USA: California GMO Labeling Law Makes It Onto November Ballot excerpt:
If passed in November, Prop. 37 would make California the first state in the U.S. to require labeling of most foods made with GMOs. Given the size of California, such a law would become a de-facto national law because many retailers and manufacturers follow the most strict law in every region to make production simpler. In 50 countries around the world, GMO labeling is already law. The state of Alaska is the only state in America that requires GMO shellfish and fish to be labeled, and it is the only state that has any kind of stipulation on labeling.
According to LabelGMOs.org
, the organization responsible for getting the initiative on the ballot, it is time for Californians to stand up for their right to know. According to recent surveys, about 90 percent of Californians are in support of the GMO labeling. Because over 90 percent of us want our foods labeled. We believe our right to know what we are buying and feeding ourselves and our kids supersedes corporate rights to a nontransparent profit. We are tired of elected officials buckling to corporate pressure over the clear desires of us, their constituents. We are outraged that we don’t have the same right that over 40 percent of the world’s population has: A clear, transparent market with genetically engineered ingredients disclosed in a simple, easy-to-read way.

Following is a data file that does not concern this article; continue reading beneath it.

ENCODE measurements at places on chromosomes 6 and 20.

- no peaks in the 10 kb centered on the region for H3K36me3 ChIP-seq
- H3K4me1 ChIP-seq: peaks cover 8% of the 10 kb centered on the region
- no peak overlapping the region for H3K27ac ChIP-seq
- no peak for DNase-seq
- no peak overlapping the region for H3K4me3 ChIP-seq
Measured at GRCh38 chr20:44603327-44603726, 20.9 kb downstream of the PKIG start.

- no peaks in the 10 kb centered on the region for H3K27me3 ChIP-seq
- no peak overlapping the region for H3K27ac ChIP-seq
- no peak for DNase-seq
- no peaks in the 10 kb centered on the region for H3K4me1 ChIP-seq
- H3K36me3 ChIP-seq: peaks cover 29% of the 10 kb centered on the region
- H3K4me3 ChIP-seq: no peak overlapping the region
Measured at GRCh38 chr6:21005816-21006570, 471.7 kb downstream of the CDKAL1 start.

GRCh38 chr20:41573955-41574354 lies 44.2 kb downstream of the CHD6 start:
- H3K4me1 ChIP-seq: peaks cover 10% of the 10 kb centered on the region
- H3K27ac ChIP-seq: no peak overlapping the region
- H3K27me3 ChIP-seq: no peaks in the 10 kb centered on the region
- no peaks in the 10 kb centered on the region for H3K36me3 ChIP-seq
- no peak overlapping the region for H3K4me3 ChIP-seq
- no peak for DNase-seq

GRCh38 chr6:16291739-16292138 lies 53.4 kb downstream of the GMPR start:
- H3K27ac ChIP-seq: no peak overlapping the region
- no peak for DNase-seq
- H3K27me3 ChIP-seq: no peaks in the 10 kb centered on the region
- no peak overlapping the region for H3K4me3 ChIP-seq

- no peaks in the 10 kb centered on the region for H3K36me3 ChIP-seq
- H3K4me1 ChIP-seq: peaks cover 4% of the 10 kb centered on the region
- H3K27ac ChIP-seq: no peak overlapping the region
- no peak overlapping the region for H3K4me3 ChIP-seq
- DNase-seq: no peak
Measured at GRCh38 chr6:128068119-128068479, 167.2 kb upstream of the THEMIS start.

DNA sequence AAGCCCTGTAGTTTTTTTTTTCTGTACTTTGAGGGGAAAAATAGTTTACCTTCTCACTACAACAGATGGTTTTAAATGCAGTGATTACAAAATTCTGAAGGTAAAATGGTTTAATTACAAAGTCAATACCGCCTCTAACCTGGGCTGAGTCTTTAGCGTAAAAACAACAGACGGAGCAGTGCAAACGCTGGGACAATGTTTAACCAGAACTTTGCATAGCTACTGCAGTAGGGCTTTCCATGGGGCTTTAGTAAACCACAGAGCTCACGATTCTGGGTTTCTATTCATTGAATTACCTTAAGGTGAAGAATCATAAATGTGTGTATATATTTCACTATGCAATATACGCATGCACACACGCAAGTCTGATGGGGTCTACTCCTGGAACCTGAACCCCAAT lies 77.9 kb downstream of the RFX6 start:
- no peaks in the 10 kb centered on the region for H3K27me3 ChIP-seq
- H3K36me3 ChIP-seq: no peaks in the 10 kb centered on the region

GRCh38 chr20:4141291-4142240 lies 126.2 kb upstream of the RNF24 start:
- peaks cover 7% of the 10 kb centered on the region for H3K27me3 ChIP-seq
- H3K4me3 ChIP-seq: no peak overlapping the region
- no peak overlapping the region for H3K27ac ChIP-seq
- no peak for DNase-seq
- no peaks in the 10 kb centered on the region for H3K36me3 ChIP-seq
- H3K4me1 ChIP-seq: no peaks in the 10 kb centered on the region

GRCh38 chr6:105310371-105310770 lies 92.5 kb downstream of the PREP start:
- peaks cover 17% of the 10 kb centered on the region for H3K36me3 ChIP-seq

Three-quarters of U.S. Senators rejected a federal GMO labeling bill earlier this year. Since then, nearly 20 states have had similar bills turned down in Congress. All this is in spite of the fact that GMO labeling was one of President Obama’s campaign promises.
Greenpeace Canada: GMO foods
GE food has been in grocery stores since 1996, but no long-term tests have been done on the impacts on human health. Potential health risks include the development of antibiotic resistance, allergic reactions, nutritional changes and the creation of toxins.
GE crops also threaten plant diversity, essential for food security.
We want better labelling of GE foods so consumers can make informed decisions. Canada and the United States are the only industrialized countries that do not have mandatory labelling regulations in place.